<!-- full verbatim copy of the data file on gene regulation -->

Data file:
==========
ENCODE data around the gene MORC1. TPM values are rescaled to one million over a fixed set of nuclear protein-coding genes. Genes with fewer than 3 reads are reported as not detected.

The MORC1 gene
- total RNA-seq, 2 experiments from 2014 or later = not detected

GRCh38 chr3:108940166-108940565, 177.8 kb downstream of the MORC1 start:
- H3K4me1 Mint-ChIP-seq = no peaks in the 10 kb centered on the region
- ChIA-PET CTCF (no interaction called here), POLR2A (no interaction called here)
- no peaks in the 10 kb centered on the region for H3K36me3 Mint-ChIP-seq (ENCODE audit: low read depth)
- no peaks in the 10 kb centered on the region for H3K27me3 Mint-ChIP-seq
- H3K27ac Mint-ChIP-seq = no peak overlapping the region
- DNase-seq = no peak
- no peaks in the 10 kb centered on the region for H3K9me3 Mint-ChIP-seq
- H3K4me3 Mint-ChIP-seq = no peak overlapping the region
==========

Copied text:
ENCODE data around the gene MORC1. TPM values are rescaled to one million over a fixed set of nuclear protein-coding genes. Genes with fewer than 3 reads are reported as not detected.

The MORC1 gene
- total RNA-seq, 2 experiments from 2014 or later = not detected

GRCh38 chr3:108940166-108940565, 177.8 kb downstream of the MORC1 start:
- H3K4me1 Mint-ChIP-seq = no peaks in the 10 kb centered on the region
- ChIA-PET CTCF (no interaction called here), POLR2A (no interaction called here)
- no peaks in the 10 kb centered on the region for H3K36me3 Mint-ChIP-seq (ENCODE audit: low read depth)
- no peaks in the 10 kb centered on the region for H3K27me3 Mint-ChIP-seq
- H3K27ac Mint-ChIP-seq = no peak overlapping the region
- DNase-seq = no peak
- no peaks in the 10 kb centered on the region for H3K9me3 Mint-ChIP-seq
- H3K4me3 Mint-ChIP-seq = no peak overlapping the region